Here's a video I shot of standard operating procedure at an intersection near the Superstar Hotel. I had to negotiate this crossing almost every time I left the hotel. However, I did get used to it and, I must admit, came to enjoy the challenge. In the end I liked the fact that there are no rules and that I could do whatever I could get away with to advance my position. I often wished I'd had a helmet mount for my camera during my time in Phnom Penh. Capturing and sharing a video of the "ordered chaos" one must deal with in order to drive a moto on the streets of Phnom Penh would have been great fun. Maybe next time ....



Monday, March 8, 2010

Sihanoukville

Friday, March 5

Albie and I arrived here following a 3.5 hour taxi ride at about 2:30 yesterday afternoon and after checking in to our hotel I immediately took a 2-hour nap. Internet is not working here or in many of the other hotels so I'm a little frustrated because I was hoping to be online again instead of having to drag this bulky laptop around to a place that has a functioning Internet. That was the scenario at Superstar also -- no Internet in-house -- drag the big Thinkpad across the street, buy breakfast, do email and post items to the blog using their slow upload speed. We also do not have refrigerators so anything we want to keep cold must be left downstairs in the main refrigerator. My aircon unit is tricky to run because the lettering on the remote is in Japanese. This room is pretty nice however: it has attractive spreads on both beds, a deck with a small view, TV, a bathroom with bathtub, a first for the entire trip. Not that I care that much about having a tub--the other situation mostly suits me fine. For the first time since Pattaya, we’re near the ocean but the beaches, unlike Pattaya’s, are not crowded.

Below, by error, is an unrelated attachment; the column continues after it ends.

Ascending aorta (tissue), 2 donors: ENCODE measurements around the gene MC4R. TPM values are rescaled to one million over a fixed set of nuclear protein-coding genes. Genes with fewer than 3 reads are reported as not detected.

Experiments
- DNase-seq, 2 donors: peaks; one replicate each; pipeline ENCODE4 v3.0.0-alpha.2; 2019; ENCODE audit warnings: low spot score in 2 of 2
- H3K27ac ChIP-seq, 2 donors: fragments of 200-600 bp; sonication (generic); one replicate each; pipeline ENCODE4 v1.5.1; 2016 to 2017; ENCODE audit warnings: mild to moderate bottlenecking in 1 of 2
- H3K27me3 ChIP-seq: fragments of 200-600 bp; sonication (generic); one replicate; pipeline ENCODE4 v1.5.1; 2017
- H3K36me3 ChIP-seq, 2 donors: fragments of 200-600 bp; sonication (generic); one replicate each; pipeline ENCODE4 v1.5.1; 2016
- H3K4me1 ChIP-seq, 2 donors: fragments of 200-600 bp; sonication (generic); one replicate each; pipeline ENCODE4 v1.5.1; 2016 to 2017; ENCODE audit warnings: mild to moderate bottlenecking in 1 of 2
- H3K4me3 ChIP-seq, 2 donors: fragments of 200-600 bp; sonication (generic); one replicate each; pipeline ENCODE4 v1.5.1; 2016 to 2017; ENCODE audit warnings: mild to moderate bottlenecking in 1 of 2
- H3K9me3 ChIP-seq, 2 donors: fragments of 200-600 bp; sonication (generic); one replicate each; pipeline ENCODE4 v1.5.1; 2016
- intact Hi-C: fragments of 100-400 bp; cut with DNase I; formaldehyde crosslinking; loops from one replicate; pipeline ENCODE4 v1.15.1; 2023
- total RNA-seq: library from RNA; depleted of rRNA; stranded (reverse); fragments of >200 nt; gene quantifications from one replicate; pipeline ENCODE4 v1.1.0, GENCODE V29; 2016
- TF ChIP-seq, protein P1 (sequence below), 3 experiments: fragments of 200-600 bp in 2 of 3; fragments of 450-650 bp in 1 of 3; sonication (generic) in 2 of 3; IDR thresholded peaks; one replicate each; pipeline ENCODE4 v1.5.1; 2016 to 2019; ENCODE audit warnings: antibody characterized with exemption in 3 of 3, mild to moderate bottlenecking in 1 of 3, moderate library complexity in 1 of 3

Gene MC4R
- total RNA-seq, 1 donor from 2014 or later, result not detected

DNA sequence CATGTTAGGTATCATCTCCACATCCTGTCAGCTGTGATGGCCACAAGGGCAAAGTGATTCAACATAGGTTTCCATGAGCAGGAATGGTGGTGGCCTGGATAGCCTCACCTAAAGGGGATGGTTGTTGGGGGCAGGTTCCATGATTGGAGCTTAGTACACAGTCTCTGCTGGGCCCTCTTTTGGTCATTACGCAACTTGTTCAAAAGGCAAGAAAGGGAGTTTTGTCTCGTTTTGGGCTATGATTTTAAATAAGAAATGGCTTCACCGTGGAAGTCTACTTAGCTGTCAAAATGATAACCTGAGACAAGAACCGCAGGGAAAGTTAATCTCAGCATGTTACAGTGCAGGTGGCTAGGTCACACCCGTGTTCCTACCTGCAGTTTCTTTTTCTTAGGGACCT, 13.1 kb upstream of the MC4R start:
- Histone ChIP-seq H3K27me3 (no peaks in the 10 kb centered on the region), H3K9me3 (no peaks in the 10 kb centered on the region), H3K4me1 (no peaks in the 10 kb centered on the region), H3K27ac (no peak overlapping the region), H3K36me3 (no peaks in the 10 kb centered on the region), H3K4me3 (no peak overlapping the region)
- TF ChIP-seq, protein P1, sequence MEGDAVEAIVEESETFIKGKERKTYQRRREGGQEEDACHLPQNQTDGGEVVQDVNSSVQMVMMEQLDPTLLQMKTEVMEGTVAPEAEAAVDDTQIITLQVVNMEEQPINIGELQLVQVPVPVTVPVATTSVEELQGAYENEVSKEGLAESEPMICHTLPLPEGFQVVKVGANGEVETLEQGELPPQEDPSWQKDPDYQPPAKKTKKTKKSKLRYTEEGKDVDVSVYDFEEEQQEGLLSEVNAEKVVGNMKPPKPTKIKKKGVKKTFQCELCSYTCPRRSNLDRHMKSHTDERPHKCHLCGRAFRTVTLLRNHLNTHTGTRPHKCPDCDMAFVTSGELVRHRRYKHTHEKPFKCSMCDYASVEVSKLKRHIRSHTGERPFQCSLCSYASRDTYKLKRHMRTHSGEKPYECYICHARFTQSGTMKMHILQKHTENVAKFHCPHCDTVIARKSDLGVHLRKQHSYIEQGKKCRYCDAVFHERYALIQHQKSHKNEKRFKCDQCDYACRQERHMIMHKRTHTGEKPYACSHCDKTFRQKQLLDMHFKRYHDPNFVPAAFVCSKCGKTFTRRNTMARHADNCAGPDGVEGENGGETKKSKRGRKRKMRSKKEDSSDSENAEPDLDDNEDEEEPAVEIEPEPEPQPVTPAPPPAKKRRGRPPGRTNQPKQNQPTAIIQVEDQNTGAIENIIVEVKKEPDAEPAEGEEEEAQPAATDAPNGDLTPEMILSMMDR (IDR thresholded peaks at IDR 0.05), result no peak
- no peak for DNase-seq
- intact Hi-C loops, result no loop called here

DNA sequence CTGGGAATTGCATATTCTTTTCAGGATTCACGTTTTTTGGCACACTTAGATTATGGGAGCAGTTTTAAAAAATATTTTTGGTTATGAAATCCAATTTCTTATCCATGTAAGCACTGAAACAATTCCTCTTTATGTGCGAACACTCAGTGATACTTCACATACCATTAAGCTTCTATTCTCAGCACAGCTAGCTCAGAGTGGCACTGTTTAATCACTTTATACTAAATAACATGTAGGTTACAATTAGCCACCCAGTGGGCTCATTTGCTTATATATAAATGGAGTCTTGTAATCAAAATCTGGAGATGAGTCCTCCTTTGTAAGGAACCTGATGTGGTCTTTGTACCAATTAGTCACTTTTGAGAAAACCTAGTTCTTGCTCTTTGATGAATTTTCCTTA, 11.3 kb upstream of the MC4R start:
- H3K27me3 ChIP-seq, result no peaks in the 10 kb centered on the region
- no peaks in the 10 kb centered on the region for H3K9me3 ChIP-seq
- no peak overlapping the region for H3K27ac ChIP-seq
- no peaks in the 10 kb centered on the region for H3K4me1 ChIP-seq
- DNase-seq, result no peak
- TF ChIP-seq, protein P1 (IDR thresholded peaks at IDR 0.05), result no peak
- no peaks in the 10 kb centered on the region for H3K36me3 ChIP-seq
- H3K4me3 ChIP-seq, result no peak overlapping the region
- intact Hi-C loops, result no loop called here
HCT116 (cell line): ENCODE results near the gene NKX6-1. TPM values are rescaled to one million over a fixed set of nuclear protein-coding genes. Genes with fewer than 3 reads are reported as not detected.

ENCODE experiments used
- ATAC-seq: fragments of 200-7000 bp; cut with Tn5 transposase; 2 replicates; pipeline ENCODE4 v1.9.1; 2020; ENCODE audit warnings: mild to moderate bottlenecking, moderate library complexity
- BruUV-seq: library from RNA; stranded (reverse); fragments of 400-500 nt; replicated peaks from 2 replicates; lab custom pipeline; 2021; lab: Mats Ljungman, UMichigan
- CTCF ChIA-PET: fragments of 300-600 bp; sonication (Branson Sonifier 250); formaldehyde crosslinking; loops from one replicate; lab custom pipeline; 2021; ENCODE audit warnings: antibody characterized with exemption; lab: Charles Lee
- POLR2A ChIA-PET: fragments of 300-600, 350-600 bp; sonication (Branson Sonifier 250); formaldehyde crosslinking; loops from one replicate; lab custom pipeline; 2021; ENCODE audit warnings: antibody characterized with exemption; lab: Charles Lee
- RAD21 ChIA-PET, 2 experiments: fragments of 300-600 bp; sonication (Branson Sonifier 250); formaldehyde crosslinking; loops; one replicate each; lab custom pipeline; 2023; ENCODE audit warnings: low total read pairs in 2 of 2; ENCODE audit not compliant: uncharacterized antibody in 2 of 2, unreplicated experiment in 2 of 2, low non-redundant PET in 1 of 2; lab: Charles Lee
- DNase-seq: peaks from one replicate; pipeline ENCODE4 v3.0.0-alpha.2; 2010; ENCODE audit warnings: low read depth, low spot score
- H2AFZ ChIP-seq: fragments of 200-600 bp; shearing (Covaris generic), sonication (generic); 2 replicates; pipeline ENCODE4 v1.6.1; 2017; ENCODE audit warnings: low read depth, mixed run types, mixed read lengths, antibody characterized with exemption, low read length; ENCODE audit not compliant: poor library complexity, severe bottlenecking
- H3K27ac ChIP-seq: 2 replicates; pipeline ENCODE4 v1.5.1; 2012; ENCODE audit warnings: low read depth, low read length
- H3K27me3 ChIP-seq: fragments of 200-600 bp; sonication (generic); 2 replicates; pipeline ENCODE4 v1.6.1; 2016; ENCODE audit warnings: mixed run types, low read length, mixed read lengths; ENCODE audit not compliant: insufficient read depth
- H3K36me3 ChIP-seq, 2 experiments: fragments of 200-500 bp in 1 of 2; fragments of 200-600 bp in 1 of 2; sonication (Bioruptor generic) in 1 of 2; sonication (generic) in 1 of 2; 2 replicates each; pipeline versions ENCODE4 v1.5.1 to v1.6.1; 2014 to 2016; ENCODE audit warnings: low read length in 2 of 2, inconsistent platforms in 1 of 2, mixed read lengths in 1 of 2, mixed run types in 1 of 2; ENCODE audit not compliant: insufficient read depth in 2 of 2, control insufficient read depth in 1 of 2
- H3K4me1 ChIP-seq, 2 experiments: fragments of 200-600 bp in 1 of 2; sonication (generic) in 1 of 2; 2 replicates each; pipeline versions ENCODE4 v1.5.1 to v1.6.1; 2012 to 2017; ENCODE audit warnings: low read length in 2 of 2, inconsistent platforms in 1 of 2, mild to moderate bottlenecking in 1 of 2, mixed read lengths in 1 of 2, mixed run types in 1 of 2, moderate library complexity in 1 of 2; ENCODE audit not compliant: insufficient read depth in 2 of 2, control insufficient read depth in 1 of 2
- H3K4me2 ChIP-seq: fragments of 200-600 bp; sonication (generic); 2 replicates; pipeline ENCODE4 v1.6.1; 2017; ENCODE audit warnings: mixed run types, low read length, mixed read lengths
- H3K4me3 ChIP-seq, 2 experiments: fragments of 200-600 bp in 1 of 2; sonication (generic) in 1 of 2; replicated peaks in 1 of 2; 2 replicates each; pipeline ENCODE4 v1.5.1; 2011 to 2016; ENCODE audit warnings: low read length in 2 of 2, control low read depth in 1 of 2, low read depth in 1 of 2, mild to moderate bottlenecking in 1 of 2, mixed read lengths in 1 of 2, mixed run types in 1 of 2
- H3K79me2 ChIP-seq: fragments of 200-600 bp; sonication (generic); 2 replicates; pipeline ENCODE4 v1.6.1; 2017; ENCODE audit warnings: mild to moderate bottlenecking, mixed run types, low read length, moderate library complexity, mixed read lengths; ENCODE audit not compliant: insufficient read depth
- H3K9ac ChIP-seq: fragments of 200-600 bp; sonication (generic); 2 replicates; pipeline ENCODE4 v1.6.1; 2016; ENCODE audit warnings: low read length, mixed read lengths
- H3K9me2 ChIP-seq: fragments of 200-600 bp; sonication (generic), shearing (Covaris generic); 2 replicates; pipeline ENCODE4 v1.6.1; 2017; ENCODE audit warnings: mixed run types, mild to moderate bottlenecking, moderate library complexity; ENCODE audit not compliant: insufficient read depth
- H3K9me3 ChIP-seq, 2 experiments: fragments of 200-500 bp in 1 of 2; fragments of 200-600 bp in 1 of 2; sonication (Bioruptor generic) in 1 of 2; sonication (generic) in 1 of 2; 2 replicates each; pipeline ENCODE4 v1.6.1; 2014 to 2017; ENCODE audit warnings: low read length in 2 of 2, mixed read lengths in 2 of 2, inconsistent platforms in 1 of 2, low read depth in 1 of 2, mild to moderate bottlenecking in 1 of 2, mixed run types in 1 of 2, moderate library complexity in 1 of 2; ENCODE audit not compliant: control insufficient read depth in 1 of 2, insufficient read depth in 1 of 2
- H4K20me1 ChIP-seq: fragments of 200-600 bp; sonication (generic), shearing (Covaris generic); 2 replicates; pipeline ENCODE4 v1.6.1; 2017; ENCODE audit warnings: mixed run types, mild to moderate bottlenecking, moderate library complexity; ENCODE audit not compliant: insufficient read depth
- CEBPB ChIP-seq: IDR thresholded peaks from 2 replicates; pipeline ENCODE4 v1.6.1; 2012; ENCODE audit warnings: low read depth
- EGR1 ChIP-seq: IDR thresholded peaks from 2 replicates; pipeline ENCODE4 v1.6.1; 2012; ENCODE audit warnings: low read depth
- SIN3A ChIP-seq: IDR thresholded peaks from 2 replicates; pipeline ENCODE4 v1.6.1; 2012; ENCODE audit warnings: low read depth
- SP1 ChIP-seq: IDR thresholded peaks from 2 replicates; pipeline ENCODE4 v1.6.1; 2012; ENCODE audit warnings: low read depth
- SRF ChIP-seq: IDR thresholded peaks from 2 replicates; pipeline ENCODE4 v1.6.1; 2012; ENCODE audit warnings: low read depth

Hotels on Victory Hill